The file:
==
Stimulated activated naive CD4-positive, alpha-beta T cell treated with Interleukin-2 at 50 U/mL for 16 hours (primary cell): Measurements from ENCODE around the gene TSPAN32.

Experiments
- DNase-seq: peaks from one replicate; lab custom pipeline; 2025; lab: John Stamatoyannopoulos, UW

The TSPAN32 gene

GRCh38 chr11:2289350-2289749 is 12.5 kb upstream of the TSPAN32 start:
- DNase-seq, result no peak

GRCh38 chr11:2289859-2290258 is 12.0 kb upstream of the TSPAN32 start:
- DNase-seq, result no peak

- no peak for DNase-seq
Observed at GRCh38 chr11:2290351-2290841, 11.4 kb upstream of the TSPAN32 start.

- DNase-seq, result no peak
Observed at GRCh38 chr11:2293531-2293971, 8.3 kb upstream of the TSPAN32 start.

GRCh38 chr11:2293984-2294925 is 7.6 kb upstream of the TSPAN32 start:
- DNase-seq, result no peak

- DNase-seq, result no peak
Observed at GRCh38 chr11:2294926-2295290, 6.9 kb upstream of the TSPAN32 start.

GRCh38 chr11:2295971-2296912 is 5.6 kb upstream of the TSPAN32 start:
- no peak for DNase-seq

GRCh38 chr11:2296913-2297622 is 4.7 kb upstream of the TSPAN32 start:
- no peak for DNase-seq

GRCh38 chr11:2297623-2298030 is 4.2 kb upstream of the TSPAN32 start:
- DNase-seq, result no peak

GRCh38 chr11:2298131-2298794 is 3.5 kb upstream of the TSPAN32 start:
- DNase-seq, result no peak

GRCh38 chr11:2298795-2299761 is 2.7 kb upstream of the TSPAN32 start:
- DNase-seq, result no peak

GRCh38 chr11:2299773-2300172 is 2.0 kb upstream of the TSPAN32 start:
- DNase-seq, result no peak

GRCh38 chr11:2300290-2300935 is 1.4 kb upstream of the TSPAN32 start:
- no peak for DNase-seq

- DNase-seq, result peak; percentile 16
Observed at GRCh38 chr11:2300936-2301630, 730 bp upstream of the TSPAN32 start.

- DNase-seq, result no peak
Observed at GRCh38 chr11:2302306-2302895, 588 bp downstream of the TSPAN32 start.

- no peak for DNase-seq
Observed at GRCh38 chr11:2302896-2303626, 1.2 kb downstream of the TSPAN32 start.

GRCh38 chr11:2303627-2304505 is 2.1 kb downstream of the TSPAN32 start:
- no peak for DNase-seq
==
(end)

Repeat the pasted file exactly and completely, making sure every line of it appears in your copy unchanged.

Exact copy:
Stimulated activated naive CD4-positive, alpha-beta T cell treated with Interleukin-2 at 50 U/mL for 16 hours (primary cell): Measurements from ENCODE around the gene TSPAN32.

Experiments
- DNase-seq: peaks from one replicate; lab custom pipeline; 2025; lab: John Stamatoyannopoulos, UW

The TSPAN32 gene

GRCh38 chr11:2289350-2289749 is 12.5 kb upstream of the TSPAN32 start:
- DNase-seq, result no peak

GRCh38 chr11:2289859-2290258 is 12.0 kb upstream of the TSPAN32 start:
- DNase-seq, result no peak

- no peak for DNase-seq
Observed at GRCh38 chr11:2290351-2290841, 11.4 kb upstream of the TSPAN32 start.

- DNase-seq, result no peak
Observed at GRCh38 chr11:2293531-2293971, 8.3 kb upstream of the TSPAN32 start.

GRCh38 chr11:2293984-2294925 is 7.6 kb upstream of the TSPAN32 start:
- DNase-seq, result no peak

- DNase-seq, result no peak
Observed at GRCh38 chr11:2294926-2295290, 6.9 kb upstream of the TSPAN32 start.

GRCh38 chr11:2295971-2296912 is 5.6 kb upstream of the TSPAN32 start:
- no peak for DNase-seq

GRCh38 chr11:2296913-2297622 is 4.7 kb upstream of the TSPAN32 start:
- no peak for DNase-seq

GRCh38 chr11:2297623-2298030 is 4.2 kb upstream of the TSPAN32 start:
- DNase-seq, result no peak

GRCh38 chr11:2298131-2298794 is 3.5 kb upstream of the TSPAN32 start:
- DNase-seq, result no peak

GRCh38 chr11:2298795-2299761 is 2.7 kb upstream of the TSPAN32 start:
- DNase-seq, result no peak

GRCh38 chr11:2299773-2300172 is 2.0 kb upstream of the TSPAN32 start:
- DNase-seq, result no peak

GRCh38 chr11:2300290-2300935 is 1.4 kb upstream of the TSPAN32 start:
- no peak for DNase-seq

- DNase-seq, result peak; percentile 16
Observed at GRCh38 chr11:2300936-2301630, 730 bp upstream of the TSPAN32 start.

- DNase-seq, result no peak
Observed at GRCh38 chr11:2302306-2302895, 588 bp downstream of the TSPAN32 start.

- no peak for DNase-seq
Observed at GRCh38 chr11:2302896-2303626, 1.2 kb downstream of the TSPAN32 start.

GRCh38 chr11:2303627-2304505 is 2.1 kb downstream of the TSPAN32 start:
- no peak for DNase-seq